The MSD makes 45 million payments a year, and has 430 IT staff who make 5,000 “significant IT changes every year”, with IT now being an integral part of business planning.

Occleshaw says he is not a technologist, so he has no pre-conceived views regarding which architectures and technologies are right. He is concerned with rebuilding capability, and rebuilding that capability in line with the ministry’s strategy.

IT bosses should never assume they know what the customer wants, but should constantly check business requirements to ensure they really do know. This insight has led Occleshaw to create IT director roles to act as go-betweens liaising with business and IT.

In addition, projects have been made easier to handle by breaking them up into manageable chunks, creating confidence both in the IT team and in the project itself, he says.

Such projects include the $54 million CMS information delivery project for Work and Information staff, dealing with Working for Families payments and creating a new data warehouse.

As well as claiming success with such projects, Occleshaw also reports growing satisfaction in the IT department from other MSD staff. Success comes from having a clear vision and communicating it well, and gaining staff trust, which also fosters an agile workplace. Having no forced redundancies also helps you keep your best staff.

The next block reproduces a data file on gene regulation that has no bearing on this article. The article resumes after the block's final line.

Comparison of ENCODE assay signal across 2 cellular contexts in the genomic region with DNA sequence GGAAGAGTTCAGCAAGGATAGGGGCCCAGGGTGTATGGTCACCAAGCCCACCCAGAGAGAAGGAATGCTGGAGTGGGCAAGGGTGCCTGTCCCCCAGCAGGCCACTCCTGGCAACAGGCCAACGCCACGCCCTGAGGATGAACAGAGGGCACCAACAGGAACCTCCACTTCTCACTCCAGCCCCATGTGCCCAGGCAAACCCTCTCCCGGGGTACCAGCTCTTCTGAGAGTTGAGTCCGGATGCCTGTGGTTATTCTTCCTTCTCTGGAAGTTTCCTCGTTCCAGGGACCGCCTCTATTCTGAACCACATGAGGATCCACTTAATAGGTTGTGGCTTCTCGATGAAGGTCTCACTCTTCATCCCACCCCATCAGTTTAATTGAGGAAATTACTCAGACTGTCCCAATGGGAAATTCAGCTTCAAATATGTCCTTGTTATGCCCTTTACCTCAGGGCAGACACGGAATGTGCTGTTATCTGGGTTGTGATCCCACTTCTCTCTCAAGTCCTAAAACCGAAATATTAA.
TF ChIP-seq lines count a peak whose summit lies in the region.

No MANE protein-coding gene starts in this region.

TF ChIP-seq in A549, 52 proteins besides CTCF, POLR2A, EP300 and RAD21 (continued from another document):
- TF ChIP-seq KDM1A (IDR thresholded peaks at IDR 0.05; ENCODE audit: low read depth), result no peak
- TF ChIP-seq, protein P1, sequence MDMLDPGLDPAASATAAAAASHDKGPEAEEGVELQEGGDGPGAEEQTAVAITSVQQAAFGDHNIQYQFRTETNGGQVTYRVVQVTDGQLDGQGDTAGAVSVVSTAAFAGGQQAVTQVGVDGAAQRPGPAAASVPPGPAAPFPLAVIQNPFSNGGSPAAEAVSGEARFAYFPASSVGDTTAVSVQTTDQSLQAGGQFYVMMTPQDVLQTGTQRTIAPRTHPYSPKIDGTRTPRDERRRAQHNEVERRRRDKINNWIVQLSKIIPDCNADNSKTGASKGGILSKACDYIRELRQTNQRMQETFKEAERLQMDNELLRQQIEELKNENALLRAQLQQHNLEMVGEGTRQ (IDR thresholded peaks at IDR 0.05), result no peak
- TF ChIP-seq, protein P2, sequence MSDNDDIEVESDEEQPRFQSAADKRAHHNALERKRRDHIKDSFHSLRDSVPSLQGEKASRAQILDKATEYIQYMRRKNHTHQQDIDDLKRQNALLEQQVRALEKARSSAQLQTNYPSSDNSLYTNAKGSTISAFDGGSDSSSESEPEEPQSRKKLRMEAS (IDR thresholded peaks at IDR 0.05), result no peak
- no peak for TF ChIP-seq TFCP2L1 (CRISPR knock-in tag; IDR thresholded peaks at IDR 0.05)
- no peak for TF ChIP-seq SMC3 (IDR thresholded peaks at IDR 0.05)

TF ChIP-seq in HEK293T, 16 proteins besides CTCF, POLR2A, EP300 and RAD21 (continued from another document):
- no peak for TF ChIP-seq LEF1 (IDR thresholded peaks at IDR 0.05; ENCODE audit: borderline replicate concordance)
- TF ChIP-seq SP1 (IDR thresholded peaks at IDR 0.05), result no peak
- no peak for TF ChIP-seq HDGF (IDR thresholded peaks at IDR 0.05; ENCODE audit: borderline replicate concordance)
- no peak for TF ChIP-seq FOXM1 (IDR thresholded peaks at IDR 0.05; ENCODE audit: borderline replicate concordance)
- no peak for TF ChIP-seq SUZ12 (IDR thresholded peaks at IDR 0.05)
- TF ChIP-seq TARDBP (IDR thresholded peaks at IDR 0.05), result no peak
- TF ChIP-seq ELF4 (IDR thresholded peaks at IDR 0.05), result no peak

Occleshaw, a familiar face at industry and government IT events, says he is proud to have brought strong capability to his department and empowered staff to do their work.

Honda trades on parts

Ask Honda dealers what makes the company’s CIO great and they’ll rave about the company workshop management planner and the parts trade website developed by Simon Gould-Thorpe.

Peter Ransby, of Bowater Motors in Nelson, says replacing the old manual workshop management systems has made the average day that much easier.

Simon Gould-Thorpe (below) visits the dealers to understand their businesses, and if there are any technical issues they are resolved quickly.